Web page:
I am not using multiple databases so no experiance with db routers. So how would should we handle routing between different databases when the db_default value is not compatible with that backend? for example Model.save(using='mysql_db') should we than use the Field.default to generate the default value (which is not how it works today, that the default is computed at instance creation). I would prefer in such a case to rely on the database to handle the situation by omitting that field from the columns list, so mysql for example would set a non nullable varchar column to an empty string, where with other databases it would cause an IntegrityError exception. and that db_default and default kwargs cannot be used togethor.


If db_default is defined for a field, then it should always be used. If the db_default is invalid for the configured backend, then it will and should break. We shouldn't automatically change db_default to a regular default or do any other magic.

Andrew Godwin

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Jul 29, 2015, 11:54:41 AM7/29/15
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My main problem with "defaults in the database" was that the current "default" kwarg is too expressive for things we can put into a database and doesn't allow representation of "NOW()", etc. I'd be happy with a default_db arg with defined semantics and that would just blow up if you tried to pass a function.

Andrew

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Podrigal, Aron

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Jul 29, 2015, 11:58:41 AM7/29/15
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OK, that makes implementation a lot easier. As the model validation can be done with Model.check() based on the backend given at that time either when running the server or makmigrations.

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Podrigal, Aron

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Jul 29, 2015, 12:05:59 PM7/29/15
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What about db_default allows either a constent eg. db_default=contrib.postgres.functions. or a string "MyCustomPostgresFunction()" and optionaly allowing arguments to be passed to the db function optionally also allowing F() expressions by giving a tuple db_default=('MyPostgresqlFunction()', F('column1'), 'NOW()').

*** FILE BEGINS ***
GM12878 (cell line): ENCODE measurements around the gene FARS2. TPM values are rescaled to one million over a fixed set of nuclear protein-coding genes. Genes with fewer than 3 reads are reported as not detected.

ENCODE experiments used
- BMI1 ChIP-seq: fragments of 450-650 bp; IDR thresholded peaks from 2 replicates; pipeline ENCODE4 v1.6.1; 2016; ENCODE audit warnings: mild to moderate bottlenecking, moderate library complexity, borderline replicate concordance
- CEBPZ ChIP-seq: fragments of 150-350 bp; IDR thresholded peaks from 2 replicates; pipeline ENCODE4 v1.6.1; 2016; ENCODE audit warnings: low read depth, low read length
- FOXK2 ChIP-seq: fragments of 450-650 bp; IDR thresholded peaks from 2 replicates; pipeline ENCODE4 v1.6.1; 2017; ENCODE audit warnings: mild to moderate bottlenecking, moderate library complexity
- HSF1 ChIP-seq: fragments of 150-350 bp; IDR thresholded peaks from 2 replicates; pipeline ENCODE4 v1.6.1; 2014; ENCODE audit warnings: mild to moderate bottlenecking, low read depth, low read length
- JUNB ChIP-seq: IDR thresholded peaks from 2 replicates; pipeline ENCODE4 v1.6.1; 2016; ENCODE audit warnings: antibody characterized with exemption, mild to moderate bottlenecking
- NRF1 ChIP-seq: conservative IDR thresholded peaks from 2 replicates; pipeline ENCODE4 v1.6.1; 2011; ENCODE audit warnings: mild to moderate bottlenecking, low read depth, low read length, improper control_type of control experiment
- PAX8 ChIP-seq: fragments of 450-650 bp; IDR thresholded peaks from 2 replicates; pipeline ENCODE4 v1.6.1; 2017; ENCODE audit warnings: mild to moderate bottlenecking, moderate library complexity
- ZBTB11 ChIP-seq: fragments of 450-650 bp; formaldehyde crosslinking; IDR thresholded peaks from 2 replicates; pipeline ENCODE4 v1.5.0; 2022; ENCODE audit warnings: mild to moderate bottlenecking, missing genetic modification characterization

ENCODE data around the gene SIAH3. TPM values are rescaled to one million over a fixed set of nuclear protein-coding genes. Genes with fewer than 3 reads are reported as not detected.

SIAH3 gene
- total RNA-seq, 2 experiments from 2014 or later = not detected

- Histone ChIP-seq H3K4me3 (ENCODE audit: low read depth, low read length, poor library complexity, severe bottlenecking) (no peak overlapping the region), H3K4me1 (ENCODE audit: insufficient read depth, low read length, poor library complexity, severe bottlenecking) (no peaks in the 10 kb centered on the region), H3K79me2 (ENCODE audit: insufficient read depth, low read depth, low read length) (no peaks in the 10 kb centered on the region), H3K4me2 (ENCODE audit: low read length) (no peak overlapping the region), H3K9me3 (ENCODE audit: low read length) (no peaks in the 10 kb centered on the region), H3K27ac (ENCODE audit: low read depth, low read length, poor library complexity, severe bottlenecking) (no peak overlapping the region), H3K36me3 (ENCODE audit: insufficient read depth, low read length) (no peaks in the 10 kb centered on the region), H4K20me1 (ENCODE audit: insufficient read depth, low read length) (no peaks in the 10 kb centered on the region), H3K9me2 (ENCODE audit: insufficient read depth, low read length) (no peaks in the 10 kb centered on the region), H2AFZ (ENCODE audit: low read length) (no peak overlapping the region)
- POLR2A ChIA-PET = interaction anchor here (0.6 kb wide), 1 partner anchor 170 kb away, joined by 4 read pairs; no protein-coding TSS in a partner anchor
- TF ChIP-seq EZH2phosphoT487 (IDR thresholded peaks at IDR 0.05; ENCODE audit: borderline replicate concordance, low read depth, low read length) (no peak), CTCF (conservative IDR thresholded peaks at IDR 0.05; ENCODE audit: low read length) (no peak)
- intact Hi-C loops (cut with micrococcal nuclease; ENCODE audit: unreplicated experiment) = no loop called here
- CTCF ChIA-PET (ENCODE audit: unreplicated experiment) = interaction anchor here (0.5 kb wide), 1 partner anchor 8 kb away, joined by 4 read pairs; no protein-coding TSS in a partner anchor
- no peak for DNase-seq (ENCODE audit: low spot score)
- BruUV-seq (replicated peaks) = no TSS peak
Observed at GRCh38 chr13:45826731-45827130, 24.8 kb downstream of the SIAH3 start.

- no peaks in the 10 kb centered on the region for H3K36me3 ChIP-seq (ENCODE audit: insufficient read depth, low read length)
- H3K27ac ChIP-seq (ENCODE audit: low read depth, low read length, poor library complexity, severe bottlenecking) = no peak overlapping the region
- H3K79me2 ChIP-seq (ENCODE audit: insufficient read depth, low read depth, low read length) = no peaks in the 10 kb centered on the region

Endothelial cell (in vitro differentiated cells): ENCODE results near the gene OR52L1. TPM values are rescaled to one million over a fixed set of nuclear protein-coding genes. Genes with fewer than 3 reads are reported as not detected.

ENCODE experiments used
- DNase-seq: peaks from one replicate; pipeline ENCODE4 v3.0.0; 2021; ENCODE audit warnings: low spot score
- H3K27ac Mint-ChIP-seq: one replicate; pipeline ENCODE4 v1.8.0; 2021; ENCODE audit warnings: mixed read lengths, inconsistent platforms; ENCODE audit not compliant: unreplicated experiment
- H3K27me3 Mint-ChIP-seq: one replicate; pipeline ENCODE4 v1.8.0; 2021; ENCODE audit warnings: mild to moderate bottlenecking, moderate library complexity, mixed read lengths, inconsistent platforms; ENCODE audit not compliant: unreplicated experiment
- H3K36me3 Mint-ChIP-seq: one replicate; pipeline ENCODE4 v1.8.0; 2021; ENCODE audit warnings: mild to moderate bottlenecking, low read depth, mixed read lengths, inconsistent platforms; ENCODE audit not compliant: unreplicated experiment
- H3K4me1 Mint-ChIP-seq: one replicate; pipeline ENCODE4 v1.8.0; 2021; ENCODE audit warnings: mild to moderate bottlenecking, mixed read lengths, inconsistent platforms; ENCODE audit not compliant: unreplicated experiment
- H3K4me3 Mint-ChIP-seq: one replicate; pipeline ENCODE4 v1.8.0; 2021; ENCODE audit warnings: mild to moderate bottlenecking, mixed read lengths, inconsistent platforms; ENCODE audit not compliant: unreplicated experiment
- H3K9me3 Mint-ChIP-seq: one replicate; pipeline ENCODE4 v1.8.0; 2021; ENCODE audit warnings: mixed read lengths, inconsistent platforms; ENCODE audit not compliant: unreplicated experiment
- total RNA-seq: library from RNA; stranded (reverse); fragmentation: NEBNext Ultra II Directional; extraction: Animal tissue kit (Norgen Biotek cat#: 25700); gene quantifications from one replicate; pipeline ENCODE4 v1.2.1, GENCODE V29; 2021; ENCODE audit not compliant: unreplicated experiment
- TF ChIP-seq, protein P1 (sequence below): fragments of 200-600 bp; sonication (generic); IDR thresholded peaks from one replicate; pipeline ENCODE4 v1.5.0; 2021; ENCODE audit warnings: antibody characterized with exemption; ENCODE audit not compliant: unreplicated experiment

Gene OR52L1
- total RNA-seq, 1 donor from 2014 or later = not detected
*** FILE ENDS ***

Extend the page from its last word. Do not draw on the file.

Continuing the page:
Loïc Bistuer

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Jul 29, 2015, 12:24:17 PM7/29/15
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You could already achieve that by making MyPostgresqlFunction a subclass of models.Func, I don't think it's worth supporting alternate syntaxes.

Cheers,
Loïc
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Podrigal, Aron

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Jul 29, 2015, 12:45:33 PM7/29/15
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indeed that's it.


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Anssi Kääriäinen

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Aug 3, 2015, 3:36:25 AM8/3/15
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On Wednesday, July 29, 2015 at 8:05:10 AM UTC+3, Aron Podrigal wrote:

I would like to propose making Fields.default to rely on the database generated defaults where possible. This could be implemented by having some  constants like fields.CURRENT_TIMESTAMP, etc.  The tricky part here is to detect database backend specific capabilities and have a python equivalent fallback.

Any thoughts?


A couple of questions about this:
  - What should happen when you instantiate a new model with DB default, and show that model to the user in a form. Is the field shown to the user, and if so, what value should it have?
  - How to implement actual fetching of the values after save() - PostgreSQL supports RETURNING, but this is not the case for all databases.
  - When is the default applied? On first save of the model, or on model init time?
  - Do we want to allow extending this to defaults that are applied on every save (automatic database backed modified timestamps for example)?

 - Anssi

Podrigal, Aron

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Aug 3, 2015, 9:25:28 AM8/3/15
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On Aug 3, 2015 3:36 AM, "Anssi Kääriäinen" <akaa...@gmail.com> wrote:
>
> On Wednesday, July 29, 2015 at 8:05:10 AM UTC+3, Aron Podrigal wrote:
>>
>> I would like to propose making Fields.default to rely on the database generated defaults where possible. This could be implemented by having some  constants like fields.CURRENT_TIMESTAMP, etc.  The tricky part here is to detect database backend specific capabilities and have a python equivalent fallback.
>>
>> Any thoughts?